The History of Kate Shugak in 20 Objects – 14

Warning: Spoilers spoken here.

HoZ Kate14

Some of you said Jim, but you weren’t working hard enough. Think Max.

“Alaska’s Mounties,” he repeated, “that was us, the territorial police. TPs, they called us. Weren’t that many of us. I remember figuring once that if you divided the square miles of Alaska by the number of state cops we had back then, each of us was responsible for eight thousand eight hundred and eighty-five square miles.”

ATP badge

That would have been Max’s badge, and here’s what his cruiser would have looked like if he hadn’t been a pilot.

5694142917_30cb45fa76_z

The TPs were only around from 1953 to 1959, when Alaska became a state and the TPs became the Alaska State Troopers. Jim Chopin is a direct descendant of Morris “Max” Maxwell, the heir to a long line of men who were the only law most Alaskan residents ever saw and the only representative of any kind of government. It was a wild and hairy time, and those men became the stuff of legends. Joe Rychetnik was one of them and he wrote a book about his time on the job, Bush Cop. Most of Max’s reminiscences are based on Joe’s.


kate21-cover-artThe 21st Kate Shugak novel, coming May 6, 2017.


18 thoughts on “The History of Kate Shugak in 20 Objects – 14

  1. Marty Grieger says:

    Well duh. Feeling stupid for not thinking of Max and the T.P’s.
    Unfortunately I’ll probably repeat my stupidity with my selection for this month. I’m going with The Roadhouse, otherwise I’m back to an abundance of characters, not objects, i.e. Louis, Willard, Bernie, The Smiths, the aunties. Arrgh.

    Like

  2. Helen Ratcliffe says:

    I think the Hiland Mountain Correctional Facility. It looms large in Kate’s life on more than one occasion and has an ongoing presence in the books. It is both a solution and a problem for her, depending on admission or release.

    Like

  3. Megan says:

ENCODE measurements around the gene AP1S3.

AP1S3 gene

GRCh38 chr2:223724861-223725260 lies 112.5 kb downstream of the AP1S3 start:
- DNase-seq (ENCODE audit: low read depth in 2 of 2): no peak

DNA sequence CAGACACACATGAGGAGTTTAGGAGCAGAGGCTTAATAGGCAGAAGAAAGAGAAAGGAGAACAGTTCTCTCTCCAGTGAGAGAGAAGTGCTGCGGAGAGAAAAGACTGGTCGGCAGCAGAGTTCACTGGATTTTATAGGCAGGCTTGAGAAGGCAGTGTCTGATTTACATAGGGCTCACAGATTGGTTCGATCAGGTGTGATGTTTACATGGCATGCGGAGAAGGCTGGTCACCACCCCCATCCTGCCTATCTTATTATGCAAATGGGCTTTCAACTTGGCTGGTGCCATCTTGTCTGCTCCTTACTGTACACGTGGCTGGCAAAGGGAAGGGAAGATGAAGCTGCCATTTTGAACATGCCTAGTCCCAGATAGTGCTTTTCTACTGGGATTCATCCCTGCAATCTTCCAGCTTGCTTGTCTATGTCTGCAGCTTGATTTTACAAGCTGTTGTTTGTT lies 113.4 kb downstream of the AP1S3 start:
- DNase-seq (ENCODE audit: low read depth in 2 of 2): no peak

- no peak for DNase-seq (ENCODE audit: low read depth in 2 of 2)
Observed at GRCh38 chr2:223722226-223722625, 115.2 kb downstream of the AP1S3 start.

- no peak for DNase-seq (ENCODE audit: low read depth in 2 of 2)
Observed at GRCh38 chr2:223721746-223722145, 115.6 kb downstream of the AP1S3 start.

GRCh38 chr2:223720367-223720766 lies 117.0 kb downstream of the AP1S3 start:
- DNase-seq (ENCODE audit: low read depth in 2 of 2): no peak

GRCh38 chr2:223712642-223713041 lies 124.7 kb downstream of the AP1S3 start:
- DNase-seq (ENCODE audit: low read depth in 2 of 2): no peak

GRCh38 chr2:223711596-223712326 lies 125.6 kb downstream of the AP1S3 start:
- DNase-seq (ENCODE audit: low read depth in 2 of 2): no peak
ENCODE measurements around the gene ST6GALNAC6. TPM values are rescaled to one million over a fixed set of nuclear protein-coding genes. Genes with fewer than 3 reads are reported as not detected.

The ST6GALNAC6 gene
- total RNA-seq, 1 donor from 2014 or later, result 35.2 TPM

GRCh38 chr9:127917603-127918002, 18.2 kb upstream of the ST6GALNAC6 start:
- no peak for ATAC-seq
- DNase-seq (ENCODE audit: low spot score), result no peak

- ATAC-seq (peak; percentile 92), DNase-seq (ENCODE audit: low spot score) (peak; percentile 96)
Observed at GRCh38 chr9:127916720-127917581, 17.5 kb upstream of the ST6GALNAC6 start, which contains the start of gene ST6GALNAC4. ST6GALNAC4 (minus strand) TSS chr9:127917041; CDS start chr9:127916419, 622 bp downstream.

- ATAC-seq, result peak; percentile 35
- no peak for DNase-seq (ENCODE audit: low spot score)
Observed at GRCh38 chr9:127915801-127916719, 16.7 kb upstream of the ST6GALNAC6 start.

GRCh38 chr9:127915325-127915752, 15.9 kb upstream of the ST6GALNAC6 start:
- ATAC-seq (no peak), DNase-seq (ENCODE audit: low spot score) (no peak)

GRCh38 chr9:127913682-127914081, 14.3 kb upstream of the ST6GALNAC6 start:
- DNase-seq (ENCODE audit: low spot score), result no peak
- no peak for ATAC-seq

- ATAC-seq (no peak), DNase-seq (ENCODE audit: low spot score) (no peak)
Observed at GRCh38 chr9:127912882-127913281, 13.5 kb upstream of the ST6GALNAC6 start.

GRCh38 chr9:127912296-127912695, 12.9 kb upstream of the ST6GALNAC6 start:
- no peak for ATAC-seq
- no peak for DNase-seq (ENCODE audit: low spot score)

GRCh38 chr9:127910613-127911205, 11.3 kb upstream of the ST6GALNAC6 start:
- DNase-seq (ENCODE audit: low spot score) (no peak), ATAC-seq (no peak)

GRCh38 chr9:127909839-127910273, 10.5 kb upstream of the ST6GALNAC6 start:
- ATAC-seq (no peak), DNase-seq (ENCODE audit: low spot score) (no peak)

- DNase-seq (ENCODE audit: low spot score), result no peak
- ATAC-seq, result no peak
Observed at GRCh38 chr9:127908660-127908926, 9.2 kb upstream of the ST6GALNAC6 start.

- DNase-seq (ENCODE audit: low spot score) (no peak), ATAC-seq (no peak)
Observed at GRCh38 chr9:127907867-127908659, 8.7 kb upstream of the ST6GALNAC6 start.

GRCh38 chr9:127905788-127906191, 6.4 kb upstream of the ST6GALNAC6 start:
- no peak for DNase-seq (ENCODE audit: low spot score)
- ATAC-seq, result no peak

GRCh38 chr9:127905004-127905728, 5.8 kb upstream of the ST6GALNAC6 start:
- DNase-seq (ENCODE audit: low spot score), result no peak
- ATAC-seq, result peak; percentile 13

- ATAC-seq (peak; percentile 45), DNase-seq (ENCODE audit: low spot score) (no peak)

Of course Max, why didn’t we all think of that?
    As for this month, it’s blindingly obvious (to me, in my twisty weird little mind)-this month’s object has to be Anakin. Louis clearly played Senator Palpatine in this book, manipulating Willard and molding him like clay. And the Dark Side definitely had a role to play in everyone’s behavior this month, even Johnny’s. This is the demonstration of how far Jim will go to avoid losing Kate’s respect, and the foreshadowing, too, of the lengths Kate will go to to avoid losing Jim’s (bootlegger, anyone?).
    So, original trilogy or prequels?

    Liked by 1 person

  4. I agree with Megan. I was already thinking of Anakin Skywalker earlier today while I tried to decide. Williard has him riding around in his pocket. When he falls out, Williard is in a panic and doesn’t notice. When Jim is sitting in his office alone looking at the crime scene pictures and figures out that it is Williard’s Anakin, and not just another kid toy, a horrible weight settles on his shoulders. Does he tell Kate or not and if not, how long can he keep it from her. I feel sorry for Jim and home this doesn’t someday harm his relationship with Kate.

    Like

      • Megan says:

        Fair enough, and you could make a case for Bernie’s nugget collection, the MacGuffin. The really visceral image for me is of course Bernie on the stairs-cripes, that had me sobbing. But I really see the parallels here to Star Wars in particular, and to the Hero’s Quest paradigm in general.

        Like

  5. Peggy Belew says:

    I’m going in a different direction. Kate became the chair of the NNA and had to learn about running a meeting. So what does Jim get her for Christmas? Roberts Rules of Order, the object that plays a large role in what Kate is about to become and a new step forward in her life.

    Like

      • Peggy Belew says:

        I was making notes as I did my Kate re-read. Looks likes I made the Roberts Rules note in the wrong spot. I’ll have to save that one. Thanks

        Like

  6. Arlene Fell says:

    The Winchester .30.06 rifle was the second Object; I’m going with the shotgun for this one. Shotguns are not at all uncommon in Alaska; they are close to ubiquitous in the Bush. Kate has one over her door, along with the .30.06. Dan, like many Park rats, has one in his truck. If shotgun cartridges are picked up — and whoever killed Louis Deem was very careful to remove the single shell — the specific weapon can’t be traced. If there had been evidence to find, Jim would have found it. Wouldn’t he?

    Like

Leave a Reply

Fill in your details below or click an icon to log in:

WordPress.com Logo

You are commenting using your WordPress.com account. Log Out / Change )

Twitter picture

You are commenting using your Twitter account. Log Out / Change )

Facebook photo

You are commenting using your Facebook account. Log Out / Change )

Google+ photo

You are commenting using your Google+ account. Log Out / Change )

Connecting to %s